We’ve been pretty lucky. I’d rather be lucky than good, but I’d super rather be both. Florida provides great site choices, which we get from our development team. That’s helped us with occupancy. It’s good for team members too. When you do that research up front, it helps so that you can really get into the market. Our last property filled in nine months, so that is not an occupancy problem. I’ve noticed it a bit more in independent living than assisted living because people are able to make a choice and are deciding to stay a little bit longer at home. I’m not seeing the pressure. I’m sure it has to do with the size of our organization and where we’re located that it’s not as severe as other places. We’re running about 93% portfolio level right now.

    With new communities coming onto the market with all of the development that’s taken place, do you find it’s even more important to find out what sets your company apart?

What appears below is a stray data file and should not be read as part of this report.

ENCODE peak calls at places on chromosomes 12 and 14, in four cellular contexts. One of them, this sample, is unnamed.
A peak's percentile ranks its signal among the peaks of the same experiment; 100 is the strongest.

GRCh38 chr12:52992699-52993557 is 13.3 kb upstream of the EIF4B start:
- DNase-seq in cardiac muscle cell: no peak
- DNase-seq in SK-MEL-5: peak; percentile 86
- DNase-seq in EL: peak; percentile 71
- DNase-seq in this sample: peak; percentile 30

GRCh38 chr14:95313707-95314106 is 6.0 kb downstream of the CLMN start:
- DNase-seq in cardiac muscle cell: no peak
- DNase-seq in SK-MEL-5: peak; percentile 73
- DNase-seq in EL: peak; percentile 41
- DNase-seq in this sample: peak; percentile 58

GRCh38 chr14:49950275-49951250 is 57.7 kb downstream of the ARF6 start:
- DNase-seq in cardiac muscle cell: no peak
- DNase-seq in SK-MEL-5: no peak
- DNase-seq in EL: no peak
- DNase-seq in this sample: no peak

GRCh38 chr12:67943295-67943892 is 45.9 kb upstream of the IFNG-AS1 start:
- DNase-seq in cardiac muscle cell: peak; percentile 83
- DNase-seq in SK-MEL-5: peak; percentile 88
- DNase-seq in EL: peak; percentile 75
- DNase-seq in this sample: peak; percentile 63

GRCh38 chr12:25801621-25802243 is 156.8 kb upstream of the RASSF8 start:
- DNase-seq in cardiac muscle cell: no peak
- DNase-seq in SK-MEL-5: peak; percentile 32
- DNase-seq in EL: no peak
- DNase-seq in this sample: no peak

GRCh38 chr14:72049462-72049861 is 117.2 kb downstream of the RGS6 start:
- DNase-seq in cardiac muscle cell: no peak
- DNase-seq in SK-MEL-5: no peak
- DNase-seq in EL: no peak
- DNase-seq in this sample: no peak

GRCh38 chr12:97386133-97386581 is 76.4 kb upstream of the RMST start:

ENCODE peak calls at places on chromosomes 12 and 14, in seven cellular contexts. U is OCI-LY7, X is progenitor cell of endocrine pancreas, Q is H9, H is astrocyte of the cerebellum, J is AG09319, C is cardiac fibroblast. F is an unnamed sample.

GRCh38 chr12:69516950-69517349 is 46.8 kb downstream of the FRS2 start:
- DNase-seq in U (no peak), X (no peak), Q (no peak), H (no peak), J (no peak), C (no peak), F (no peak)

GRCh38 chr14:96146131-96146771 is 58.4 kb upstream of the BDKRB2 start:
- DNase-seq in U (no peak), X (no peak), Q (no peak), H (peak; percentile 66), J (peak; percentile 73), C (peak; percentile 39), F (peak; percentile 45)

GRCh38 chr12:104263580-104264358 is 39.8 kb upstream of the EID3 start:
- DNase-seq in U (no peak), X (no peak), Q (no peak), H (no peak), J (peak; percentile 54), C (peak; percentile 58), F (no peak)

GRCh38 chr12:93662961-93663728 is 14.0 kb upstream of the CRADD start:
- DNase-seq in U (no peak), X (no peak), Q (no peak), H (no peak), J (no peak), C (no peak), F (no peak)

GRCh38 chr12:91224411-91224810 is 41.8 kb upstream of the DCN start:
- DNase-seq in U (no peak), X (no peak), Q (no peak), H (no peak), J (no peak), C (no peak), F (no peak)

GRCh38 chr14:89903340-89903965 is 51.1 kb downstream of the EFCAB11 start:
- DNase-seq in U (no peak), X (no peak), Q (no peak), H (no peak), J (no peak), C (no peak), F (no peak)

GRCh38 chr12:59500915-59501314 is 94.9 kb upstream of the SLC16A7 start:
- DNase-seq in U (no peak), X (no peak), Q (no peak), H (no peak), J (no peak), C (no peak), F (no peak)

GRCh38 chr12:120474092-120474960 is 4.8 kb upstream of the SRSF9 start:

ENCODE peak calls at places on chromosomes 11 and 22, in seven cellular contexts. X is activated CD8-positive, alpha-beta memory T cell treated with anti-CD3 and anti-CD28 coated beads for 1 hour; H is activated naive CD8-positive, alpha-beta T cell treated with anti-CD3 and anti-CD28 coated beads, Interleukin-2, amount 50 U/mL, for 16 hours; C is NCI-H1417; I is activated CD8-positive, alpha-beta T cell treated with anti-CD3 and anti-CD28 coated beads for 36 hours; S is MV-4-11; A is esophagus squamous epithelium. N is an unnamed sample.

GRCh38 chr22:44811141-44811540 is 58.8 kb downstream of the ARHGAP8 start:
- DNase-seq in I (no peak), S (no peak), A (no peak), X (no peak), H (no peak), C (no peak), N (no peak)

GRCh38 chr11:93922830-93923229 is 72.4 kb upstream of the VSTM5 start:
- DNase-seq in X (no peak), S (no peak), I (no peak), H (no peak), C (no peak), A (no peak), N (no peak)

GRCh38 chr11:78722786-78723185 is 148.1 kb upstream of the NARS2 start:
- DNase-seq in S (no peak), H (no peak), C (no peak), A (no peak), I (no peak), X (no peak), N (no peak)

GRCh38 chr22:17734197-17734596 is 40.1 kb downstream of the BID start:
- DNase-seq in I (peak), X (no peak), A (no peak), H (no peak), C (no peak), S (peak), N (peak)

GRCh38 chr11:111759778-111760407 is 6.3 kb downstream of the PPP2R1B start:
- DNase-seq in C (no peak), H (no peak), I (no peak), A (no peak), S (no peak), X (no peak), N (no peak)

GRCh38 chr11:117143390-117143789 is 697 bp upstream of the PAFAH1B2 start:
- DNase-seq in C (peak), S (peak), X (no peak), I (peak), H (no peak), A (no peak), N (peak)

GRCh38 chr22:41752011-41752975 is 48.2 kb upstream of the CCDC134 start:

That’s always important. It’s one of the reasons why we did our branding so that we’re very consistent across the board. We play in the higher-end sphere. The goal is to create good value for what we’re asking people to pay. My view is you come at this industry two different ways. You’re either coming from a medical model or you’re coming from a social model. We very much operate from the social model. We have a hospitality background in one of our sister companies, which is in the hotel business. We bring a lot of that hospitality over. We have dining services always top of mind. Lifestyle is top of mind. The way you approach somebody when they’re having an issue. It’s very much the training you get in the hotel business. On the healthcare side, people don’t want that thrown in their face. It’s something they have to deal with. People should come to us because they want to live in a nice place, they want to have people caring for them, but not making a big deal out of it.

    Douglas Schiffer, Allegro Senior Living

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    You mentioned taking cues and elements from the hospitality business. Do you think that this industry has done a good job of investing in technology up to this point versus hotels? Would you agree with that assessment?